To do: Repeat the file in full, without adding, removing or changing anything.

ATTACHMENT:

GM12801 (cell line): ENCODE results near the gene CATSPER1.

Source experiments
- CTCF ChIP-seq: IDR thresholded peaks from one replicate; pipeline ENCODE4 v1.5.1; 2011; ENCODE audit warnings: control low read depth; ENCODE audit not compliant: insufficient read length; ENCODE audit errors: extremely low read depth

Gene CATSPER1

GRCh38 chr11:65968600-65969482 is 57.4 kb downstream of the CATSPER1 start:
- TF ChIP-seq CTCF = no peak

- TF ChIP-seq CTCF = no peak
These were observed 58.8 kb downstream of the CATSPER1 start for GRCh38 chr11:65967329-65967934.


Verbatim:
GM12801 (cell line): ENCODE results near the gene CATSPER1.

Source experiments
- CTCF ChIP-seq: IDR thresholded peaks from one replicate; pipeline ENCODE4 v1.5.1; 2011; ENCODE audit warnings: control low read depth; ENCODE audit not compliant: insufficient read length; ENCODE audit errors: extremely low read depth

Gene CATSPER1

GRCh38 chr11:65968600-65969482 is 57.4 kb downstream of the CATSPER1 start:
- TF ChIP-seq CTCF = no peak

- TF ChIP-seq CTCF = no peak
These were observed 58.8 kb downstream of the CATSPER1 start for GRCh38 chr11:65967329-65967934.